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Archive for June, 2013

A key focus of discussions and deliberations during this year’s fifth staging of the Biennial Jamaica Diaspora Conference, from June 16 to 19, in Montego Bay, St. James, will be the country’s long-term National Development Plan — Vision 2030 Jamaica.

The plan seeks to position Jamaica to attain developed country status by 2030 and in the process, make it ‘the place of choice to live, work, raise families and do business’.

This will complement the Conference theme: ‘The Diaspora: Partnership for Development’, with trade, development, investment, and the Diaspora’s role through partnership being the overarching focus.

Against this background, the Planning Institute of Jamaica (PIOJ) will be seeking to further deepen dialogue with Diaspora representatives at the conference through the Vision 2030 Jamaica Secretariat; Population and Health Unit; Migration Policy Project Unit; and Community Renewal Programme.

Chief of these activities is the integrated booth which each Unit will combine to mount in the Marketplace. This will centre on Vision 2030 Jamaica and two of the key elements for realising the national vision: community renewal; and development of a National Policy and Plan of Action on International Migration and Development as well as a Diaspora Policy.

PIOJ representatives will also participate in several panel discussions and make a number of presentations over the three days.

Vision 2030 Jamaica Programme Director, Richard Lumsden, notes that “the Conference is structured around the priorities for development”.

Richard Lumsden
Vision 2030 Jamaica Programme Director

He said there will be discussions around the areas of strategic investment in logistics; information and communication technology; tourism; the creative industries; developments in the social sector, health and education among others.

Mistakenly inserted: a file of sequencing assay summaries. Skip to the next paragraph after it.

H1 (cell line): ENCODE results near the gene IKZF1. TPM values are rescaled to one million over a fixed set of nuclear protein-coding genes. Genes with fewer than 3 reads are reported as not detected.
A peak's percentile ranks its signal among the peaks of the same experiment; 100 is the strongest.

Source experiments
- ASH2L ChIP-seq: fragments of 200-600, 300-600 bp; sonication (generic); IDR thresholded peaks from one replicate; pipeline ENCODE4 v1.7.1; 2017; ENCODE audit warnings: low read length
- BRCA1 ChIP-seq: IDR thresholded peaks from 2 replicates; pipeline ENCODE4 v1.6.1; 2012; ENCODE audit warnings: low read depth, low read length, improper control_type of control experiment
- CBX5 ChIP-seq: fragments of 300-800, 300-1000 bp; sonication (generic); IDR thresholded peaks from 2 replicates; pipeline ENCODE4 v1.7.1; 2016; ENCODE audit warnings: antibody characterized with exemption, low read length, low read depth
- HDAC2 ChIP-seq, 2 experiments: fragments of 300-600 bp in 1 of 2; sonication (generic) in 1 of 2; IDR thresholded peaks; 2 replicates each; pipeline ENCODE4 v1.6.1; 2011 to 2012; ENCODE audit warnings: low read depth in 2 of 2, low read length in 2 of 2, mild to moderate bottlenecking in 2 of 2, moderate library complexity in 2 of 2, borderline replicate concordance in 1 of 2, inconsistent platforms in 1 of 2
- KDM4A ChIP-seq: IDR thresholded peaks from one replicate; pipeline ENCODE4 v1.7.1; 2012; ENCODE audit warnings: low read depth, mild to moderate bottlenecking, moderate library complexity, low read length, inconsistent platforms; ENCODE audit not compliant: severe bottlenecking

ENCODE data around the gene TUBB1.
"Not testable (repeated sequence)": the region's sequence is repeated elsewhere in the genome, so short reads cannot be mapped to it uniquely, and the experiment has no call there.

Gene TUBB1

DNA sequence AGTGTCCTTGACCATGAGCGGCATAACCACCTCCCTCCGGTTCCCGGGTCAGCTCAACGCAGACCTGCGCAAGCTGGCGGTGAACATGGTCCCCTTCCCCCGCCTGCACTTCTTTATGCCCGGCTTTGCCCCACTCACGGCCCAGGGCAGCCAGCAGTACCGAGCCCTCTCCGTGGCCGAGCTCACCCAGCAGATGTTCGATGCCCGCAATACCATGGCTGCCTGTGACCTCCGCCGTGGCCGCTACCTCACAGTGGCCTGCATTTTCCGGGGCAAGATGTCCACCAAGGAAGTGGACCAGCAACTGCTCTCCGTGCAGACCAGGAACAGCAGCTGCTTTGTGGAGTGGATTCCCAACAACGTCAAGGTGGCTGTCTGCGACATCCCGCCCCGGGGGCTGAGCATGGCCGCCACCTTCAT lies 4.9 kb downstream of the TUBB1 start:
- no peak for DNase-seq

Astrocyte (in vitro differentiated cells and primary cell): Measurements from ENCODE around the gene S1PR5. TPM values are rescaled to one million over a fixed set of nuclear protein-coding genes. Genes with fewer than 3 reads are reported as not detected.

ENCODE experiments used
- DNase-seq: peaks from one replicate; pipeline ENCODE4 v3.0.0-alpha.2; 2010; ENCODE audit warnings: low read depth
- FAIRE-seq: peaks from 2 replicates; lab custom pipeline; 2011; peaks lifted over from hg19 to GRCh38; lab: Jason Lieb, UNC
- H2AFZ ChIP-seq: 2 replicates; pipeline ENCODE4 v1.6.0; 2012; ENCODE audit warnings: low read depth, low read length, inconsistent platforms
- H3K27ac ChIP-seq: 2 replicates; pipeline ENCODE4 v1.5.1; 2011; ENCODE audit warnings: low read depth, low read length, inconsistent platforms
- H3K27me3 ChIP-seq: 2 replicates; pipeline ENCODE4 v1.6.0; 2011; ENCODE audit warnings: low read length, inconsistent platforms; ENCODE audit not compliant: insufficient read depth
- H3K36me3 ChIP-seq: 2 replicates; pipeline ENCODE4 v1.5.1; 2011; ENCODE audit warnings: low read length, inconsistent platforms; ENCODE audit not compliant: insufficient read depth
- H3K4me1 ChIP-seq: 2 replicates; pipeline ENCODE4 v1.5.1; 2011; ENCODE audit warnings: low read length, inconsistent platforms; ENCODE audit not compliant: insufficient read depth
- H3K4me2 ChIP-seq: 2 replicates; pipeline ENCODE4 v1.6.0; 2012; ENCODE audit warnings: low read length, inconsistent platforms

He added that the discussions are expected to explore how to effectively deepen the partnership between Jamaica and the Diaspora, “drawing on the lessons from other countries such as Israel and Ireland”.

One special area of focus this year will be engagements at the community level. Lumsden explained that members of the Diaspora are inclined to have “enduring connections” with their hometowns, communities, and districts. “They have often expressed, certainly with us, an interest in engaging in projects in specific areas of the country,” he said.

To this end, a number of field trips are being scheduled for Diaspora members following the conference’s conclusion on June 19, during which they will visit projects in several communities.

“That (community interest) was part of the rationale for the Community Renewal Programme being such a prominent component of this year’s engagements. That (community engagement) is one of the (new) areas that we see an interest in,” he advises.

The Community Renewal Programme seeks to promote interventions aimed at building capacity for self empowerment at the individual and community levels in the targeted areas, deemed marginalised.

Regarding efforts to heighten the Diaspora’s overall awareness about Vision 2030 Jamaica outside of the biennial conferences, Lumsden said the secretariat has endeavoured to provide information through collaborations with the Ministry of Foreign Affairs and Foreign Trade to representatives through Consular offices globally.

“We have (also) engaged in ‘one-on-one’ discussions with members….(and) actually travelled (on one occasion), at the invitation of (members of) the Canadian Diaspora, to Toronto and made a presentation at one of their events there,” he added.

Noting the extent of the PIOJ’s input in assisting to plan and organise the Conference, Lumsden says the Vision 2030 Jamaica Secretariat and the Population Unit have been engaged, “over the past several months”, in the preparatory work, led by the Ministry of Foreign Affairs and Foreign Trade.